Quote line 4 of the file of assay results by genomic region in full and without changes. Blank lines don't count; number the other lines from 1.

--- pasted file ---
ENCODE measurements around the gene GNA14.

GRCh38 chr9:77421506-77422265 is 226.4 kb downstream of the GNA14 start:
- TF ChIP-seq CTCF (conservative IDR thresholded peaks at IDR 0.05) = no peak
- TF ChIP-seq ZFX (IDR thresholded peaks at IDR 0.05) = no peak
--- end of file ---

- TF ChIP-seq ZFX (IDR thresholded peaks at IDR 0.05) = no peak